After close to two hours of checking numbers and posing questions Monday night, Shelter Island Board of Education members managed to slice only a tiny bit — just a few thousand dollars — from an $11.08 million proposed budget for the 2016-17 school year.
But Board President Thomas Graffagnino predicted that what had started out weeks ago as a 12.5 percent tax levy increase would likely be substantially reduced by the end of next Monday’s budget workshop.
The 12.5 percent increase was based on a “wish list” of requests prior to review by the administration and the Board of Education, Business Manager Tim Laube said.
By last week, the board was looking at a possible 8 percent tax levy increase with Mr. Graffagnino predicting it could end up at less than 7 percent.
Still, the district will be asking voters to pierce the state-imposed 0.12 percent tax levy cap. A super majority of 60 percent of voters is required to do so.
Information released by the New York State Education Department shows Shelter Island receiving $583,028 in state aid, including $4,884 in “Gap Elimination Adjustment Restoration” or money added back to the aid package to recover funds retained by the state since 2009-10 to help fill state revenue shortfalls.
If the state aid listed remains in the school district budget, it would represent a 7.3 percent increase over last year, but Mr. Laube said the aid number is “disingenuous.”
Some of the aid is tied to specific projects, he said, and if those projects aren’t carried out, that aid won’t be forthcoming.
Of the $580,486 state aid anticipated at this time last year for the current budget, the district expects to receive about $543,000. That’s because there were items — for example, textbooks — where the district spent less than was earmarked.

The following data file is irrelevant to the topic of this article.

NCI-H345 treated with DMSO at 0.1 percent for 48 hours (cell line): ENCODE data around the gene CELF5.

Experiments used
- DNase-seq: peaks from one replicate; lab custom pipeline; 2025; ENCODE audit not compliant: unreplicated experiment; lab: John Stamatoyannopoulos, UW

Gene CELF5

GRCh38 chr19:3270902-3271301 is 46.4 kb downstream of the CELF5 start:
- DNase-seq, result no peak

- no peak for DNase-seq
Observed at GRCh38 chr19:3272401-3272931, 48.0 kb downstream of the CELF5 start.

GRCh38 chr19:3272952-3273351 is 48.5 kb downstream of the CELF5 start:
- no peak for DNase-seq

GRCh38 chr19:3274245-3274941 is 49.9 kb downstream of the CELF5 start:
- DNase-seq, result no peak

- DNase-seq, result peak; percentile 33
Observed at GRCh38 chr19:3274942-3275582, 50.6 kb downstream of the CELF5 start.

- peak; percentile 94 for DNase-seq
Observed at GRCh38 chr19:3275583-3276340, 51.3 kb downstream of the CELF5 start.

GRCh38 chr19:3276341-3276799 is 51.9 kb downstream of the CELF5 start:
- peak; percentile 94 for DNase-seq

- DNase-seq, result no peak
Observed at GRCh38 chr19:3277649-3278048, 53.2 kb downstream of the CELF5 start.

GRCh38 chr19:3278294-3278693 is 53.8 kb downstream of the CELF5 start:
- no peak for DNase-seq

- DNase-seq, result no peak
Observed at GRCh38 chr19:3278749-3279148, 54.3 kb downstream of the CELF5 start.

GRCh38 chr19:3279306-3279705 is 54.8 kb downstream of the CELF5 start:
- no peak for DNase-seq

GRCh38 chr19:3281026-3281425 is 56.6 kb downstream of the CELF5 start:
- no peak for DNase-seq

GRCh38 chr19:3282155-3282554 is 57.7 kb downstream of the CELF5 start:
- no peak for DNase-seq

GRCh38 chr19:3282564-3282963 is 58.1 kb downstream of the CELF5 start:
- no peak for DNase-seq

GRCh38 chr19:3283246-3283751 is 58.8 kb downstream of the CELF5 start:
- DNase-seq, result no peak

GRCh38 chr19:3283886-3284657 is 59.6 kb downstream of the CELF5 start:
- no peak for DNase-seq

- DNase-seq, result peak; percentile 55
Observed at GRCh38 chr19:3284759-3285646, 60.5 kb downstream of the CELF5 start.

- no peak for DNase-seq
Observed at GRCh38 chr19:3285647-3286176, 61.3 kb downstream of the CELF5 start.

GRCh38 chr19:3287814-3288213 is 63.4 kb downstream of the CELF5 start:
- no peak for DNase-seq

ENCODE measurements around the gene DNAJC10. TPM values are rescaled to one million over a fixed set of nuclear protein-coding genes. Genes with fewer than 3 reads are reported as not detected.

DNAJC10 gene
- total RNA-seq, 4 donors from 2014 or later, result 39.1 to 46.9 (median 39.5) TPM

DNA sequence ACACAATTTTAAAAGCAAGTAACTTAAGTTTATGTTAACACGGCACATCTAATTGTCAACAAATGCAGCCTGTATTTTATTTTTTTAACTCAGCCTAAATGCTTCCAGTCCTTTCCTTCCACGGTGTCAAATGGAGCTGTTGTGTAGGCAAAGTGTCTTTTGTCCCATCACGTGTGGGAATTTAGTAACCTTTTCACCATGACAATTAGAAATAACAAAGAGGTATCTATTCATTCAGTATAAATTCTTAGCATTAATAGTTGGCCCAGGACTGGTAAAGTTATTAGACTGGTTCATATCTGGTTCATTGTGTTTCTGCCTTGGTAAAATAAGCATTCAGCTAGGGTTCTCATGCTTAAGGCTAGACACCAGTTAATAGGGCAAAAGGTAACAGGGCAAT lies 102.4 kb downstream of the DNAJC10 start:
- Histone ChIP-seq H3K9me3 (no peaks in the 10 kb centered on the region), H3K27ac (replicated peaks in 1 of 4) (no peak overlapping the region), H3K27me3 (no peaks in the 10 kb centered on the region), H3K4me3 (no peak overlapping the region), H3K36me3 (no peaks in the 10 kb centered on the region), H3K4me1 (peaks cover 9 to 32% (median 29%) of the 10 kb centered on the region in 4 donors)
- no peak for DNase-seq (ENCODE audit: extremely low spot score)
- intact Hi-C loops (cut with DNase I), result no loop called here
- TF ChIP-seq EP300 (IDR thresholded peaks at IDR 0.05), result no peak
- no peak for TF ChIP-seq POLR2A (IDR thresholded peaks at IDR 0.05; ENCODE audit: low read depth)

While the state has allocated to Shelter Island $583,028 for 2016-17, about $40,000 less is what the state calls expense-driven aid — money allocated for specific line items. If the district spends less on those items, it will be reimbursed on what it spends, not what the state originally allocated.
“It’s actually a bad budget model by the state,” Mr. Laube said, explaining that it encourages more spending than might be necessary.
As for the few thousand dollars in cuts the board endorsed Monday night, they are primarily connected to attending the New York State School Boards Association an annual conference, which usually holds the event in New York City. But in the year ahead, the conference is set for Buffalo and costs of attending would be higher.
While the board agreed the conference is worthwhile, and especially important for new members, the cost exceeded the value.
Much of the information is available online.
Questions about allocations for field trips caused some confusion for board members, unsure what trips were covered by the budget line and what might be outstanding that could be approved.
In advance of next Monday’s meeting, board members have asked for a list of field trips; courses to be offered in the 2016-17 school year; and more detailed information on what costs for membership and services in Eastern Suffolk BOCES entail.
“I hate to say that we’re micromanaging” spending, Board Vice President Linda Eklund said. “It’s very hard to do a budget if we don’t know what we’re being asked to approve,” she added. “We need to be more informed partners in this process.”